Min-ga-la-par! That’s “Hello!” in Burmese, which we learned last week during the end of our Thai language and culture course. We had the chance to visit a migrant Burmese community last week in Rangsit, and it was such a heartwarming experience being able to spend time with the children of many migrant workers in the local community.
The past couple of days in class we’ve been discussing human rights issues surrounding many of the Burmese migrant workers who come to Thailand to work, in addition to how the majority of Burmese children come over undocumented and are considered stateless. As stateless persons, these individuals are denied many citizenship rights and impacts their access to health services, education, physical security and other government services. We also learned that there are between 10-15 million stateless people worldwide (meaning these persons do not belong to a country), and over 10% of Myanmar’s population is made up of stateless people, which is a significant number considering that Myanmar only makes up .7% of the world’s population.
Over the next couple of weeks, our class will touch upon more topics related to border mobility and healthcare of border populations, and I’m eager to learn more about how we can apply these measures to our fieldwork during the last couple weeks of our program.
As soon as we arrived at the Burmese community in Rangsit, we were warmly welcomed by the children, whom we were told had been eagerly awaiting us all day.
Many of them were shy at first, but the excitement of the children was definitely undeniable. One of the girls even taught us the Burmese alphabet!! (Picture c/o V. Tran)
There’s the little Burmese boy who is supposedly the most active out of all of his classmates (according to his teacher), and then there’s Maggie looking all excited (maybe a little creepy?) in the back! (Picture c/o V. Tran)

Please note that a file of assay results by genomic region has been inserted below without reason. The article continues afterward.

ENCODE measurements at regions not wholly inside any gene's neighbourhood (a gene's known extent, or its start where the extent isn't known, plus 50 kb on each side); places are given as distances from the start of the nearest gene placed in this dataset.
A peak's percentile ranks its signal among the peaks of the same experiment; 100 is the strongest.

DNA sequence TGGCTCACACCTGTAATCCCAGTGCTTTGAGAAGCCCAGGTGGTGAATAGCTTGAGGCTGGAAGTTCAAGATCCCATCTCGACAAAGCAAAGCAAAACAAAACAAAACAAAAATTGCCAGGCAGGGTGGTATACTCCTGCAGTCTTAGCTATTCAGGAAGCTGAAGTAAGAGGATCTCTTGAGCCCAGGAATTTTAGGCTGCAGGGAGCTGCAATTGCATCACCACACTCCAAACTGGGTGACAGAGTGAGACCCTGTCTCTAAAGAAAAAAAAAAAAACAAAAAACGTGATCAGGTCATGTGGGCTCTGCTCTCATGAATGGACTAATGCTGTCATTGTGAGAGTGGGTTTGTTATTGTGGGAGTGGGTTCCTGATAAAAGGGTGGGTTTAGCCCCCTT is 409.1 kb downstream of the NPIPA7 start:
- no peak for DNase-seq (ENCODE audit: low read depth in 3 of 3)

The teacher (wearing the blue pants) was super friendly and welcoming, and he explained his Burmese background and how he was truly passionate about teaching and working with these kids. They led us to the other side of the community to interact with all of the other Burmese migrants.
Walking through the streets of their community.
I can’t remember the name of the game they were playing, but they explained it as being very similar to a game in Thailand where you kick the ball back and forth (kind of like hackysack, but with a ball).
Many of the Burmese women prepared a meal for us, and one of my favorite parts of this trip was being able to cook alongside these women and serve the local community. Preparing, cooking and eating these meals all together definitely brought a sense of closeness.
Time to eat!
Delicious noodles with soup and some cabbage and bean sprouts, with a side of fried calabash squash and some sour dipping sauce.
The calabash squash is coated in some flour mixture before entering the fryer.
Jessica also took over some frying duties!
Love this picture and how adorable they are just happily eating their meal.
Eating all together with our group after some tiring activities of soccer and running around with the kids.
Absolutely adore this picture of Jenna with the kids. (Picture c/o V. Tran)
The teacher that was teaching us about the community/teacher of the local school with his son!! Can’t get over this cuteness overload. (Picture c/o V. Tran)
One of my favorite pictures that Vi took during this trip is of Vanessa happily playing tag with all of the kids and their excitement over tagging her! (Picture c/o V. Tran)